Date of Original Version




Abstract or Description

ALL financial institutions in the United States are regulated to greater or lesser extent and are encumbered with restrictions that range from regulation of entry to restrictions on the purchase of particular assets and of the rate of interest paid on particular liabilities (Gies, Mayer, and Ettin, 1963). The owners of financial institutions are, in part, compensated by special treatment under the tax laws (Keith, 1963), so that the net effect of governmental laws and decisions on the volume of assets invested in financial institutions—as well as the relative effect on the various specialized institutions—is difficult to calculate. The effect on resource allocation of these restrictions and tax shelters is unknown also.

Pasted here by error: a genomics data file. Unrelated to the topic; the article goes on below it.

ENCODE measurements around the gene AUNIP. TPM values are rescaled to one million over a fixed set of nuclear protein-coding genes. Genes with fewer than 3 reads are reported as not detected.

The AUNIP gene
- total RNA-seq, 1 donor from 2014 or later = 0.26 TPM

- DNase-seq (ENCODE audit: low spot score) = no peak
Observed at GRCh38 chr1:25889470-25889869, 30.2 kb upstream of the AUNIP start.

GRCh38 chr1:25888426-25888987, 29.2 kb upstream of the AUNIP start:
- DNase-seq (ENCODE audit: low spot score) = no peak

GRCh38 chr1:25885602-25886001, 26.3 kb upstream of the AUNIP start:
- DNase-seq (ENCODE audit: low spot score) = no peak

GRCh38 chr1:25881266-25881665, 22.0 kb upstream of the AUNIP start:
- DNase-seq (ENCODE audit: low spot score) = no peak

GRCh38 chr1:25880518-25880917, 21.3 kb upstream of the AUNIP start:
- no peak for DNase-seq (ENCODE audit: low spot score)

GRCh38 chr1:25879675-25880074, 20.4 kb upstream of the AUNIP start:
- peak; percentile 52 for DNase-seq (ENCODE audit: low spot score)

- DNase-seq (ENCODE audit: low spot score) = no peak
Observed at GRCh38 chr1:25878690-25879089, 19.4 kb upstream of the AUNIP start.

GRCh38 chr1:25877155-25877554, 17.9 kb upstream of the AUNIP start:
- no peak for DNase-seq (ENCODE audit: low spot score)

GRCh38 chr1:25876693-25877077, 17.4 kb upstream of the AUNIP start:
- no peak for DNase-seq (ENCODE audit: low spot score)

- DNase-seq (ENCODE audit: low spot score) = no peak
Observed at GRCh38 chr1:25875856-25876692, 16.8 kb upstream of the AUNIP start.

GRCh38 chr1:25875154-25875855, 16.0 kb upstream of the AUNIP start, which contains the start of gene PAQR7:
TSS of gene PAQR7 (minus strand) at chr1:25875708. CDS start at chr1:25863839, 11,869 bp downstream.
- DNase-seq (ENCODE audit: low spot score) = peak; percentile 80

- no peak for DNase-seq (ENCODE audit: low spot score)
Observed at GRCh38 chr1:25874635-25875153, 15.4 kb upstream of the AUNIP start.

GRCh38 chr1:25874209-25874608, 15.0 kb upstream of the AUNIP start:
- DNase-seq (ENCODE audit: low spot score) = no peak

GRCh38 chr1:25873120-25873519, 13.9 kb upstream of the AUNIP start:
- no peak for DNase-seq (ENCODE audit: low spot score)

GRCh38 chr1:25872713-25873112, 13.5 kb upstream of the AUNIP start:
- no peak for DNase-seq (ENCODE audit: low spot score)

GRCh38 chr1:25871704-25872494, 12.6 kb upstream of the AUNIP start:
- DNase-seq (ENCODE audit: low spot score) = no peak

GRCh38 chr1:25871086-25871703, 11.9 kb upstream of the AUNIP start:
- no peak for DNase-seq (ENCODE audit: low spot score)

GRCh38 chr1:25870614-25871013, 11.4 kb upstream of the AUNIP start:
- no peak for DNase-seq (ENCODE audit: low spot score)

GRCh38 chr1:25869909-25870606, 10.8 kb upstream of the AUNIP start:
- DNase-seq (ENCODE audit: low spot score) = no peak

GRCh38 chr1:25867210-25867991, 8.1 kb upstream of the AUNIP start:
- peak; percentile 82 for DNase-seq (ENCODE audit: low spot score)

Published In

Journal of Political Economy , 75, 4, 482-501.